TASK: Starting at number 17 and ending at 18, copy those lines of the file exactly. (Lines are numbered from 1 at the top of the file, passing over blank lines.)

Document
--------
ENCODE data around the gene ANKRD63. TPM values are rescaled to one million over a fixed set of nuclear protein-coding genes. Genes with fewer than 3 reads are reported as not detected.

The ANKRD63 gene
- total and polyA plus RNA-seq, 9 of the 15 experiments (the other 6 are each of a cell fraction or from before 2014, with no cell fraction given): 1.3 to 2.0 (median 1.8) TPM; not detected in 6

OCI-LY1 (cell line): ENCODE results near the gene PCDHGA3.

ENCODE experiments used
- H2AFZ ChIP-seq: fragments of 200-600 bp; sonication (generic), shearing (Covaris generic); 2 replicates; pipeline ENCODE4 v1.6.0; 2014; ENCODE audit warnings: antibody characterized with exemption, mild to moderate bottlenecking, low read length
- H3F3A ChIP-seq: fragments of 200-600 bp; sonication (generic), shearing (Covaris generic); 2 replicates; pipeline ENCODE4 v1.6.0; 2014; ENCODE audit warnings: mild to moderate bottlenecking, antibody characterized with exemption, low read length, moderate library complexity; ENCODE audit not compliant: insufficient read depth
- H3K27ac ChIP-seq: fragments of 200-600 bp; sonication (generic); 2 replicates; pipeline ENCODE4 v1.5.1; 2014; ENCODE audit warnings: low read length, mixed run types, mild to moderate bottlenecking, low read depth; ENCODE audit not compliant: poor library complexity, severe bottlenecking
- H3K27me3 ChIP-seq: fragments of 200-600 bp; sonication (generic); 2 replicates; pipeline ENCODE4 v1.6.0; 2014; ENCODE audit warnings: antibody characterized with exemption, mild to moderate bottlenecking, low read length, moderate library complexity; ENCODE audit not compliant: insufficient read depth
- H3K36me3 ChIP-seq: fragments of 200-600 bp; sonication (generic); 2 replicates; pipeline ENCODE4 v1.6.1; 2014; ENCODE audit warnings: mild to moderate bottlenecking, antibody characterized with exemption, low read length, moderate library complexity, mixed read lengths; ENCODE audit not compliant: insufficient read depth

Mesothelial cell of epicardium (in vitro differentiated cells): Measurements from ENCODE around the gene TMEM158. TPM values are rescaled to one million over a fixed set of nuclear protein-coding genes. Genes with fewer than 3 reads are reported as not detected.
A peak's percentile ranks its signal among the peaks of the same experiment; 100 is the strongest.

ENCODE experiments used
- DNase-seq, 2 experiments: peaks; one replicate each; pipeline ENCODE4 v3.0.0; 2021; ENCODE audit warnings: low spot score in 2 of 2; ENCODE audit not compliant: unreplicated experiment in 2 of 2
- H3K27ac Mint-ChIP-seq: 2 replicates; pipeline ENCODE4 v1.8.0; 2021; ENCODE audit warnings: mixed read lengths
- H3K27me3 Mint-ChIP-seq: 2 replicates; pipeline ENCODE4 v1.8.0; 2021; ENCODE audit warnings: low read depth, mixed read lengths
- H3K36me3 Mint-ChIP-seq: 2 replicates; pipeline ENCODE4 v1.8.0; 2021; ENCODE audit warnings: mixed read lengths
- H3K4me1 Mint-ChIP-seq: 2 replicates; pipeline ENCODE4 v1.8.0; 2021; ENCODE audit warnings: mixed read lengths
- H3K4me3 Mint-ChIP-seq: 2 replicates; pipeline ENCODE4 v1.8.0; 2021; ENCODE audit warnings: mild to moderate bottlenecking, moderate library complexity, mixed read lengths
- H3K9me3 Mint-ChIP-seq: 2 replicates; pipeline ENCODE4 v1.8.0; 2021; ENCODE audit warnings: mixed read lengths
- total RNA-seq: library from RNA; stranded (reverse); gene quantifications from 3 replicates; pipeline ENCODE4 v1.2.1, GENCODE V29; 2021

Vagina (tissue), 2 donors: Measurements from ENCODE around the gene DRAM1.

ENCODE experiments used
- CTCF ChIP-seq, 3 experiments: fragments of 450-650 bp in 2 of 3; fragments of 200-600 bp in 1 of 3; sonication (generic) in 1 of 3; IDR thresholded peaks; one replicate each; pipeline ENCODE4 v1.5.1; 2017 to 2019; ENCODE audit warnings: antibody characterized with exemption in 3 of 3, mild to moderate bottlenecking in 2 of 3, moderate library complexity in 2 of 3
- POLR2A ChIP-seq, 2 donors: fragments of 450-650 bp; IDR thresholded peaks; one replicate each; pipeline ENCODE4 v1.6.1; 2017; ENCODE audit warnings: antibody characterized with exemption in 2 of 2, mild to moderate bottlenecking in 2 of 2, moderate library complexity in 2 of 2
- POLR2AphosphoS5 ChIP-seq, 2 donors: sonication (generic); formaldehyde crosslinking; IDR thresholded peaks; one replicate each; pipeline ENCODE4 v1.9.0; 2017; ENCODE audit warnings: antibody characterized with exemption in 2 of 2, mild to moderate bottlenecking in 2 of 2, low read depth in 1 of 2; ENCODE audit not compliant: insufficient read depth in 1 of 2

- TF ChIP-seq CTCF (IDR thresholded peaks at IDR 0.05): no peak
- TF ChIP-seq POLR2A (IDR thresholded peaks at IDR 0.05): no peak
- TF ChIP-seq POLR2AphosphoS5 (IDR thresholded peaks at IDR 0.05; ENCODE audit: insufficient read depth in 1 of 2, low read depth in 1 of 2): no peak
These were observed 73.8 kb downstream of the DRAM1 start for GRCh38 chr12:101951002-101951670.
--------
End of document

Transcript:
- H3K36me3 Mint-ChIP-seq: 2 replicates; pipeline ENCODE4 v1.8.0; 2021; ENCODE audit warnings: mixed read lengths
- H3K4me1 Mint-ChIP-seq: 2 replicates; pipeline ENCODE4 v1.8.0; 2021; ENCODE audit warnings: mixed read lengths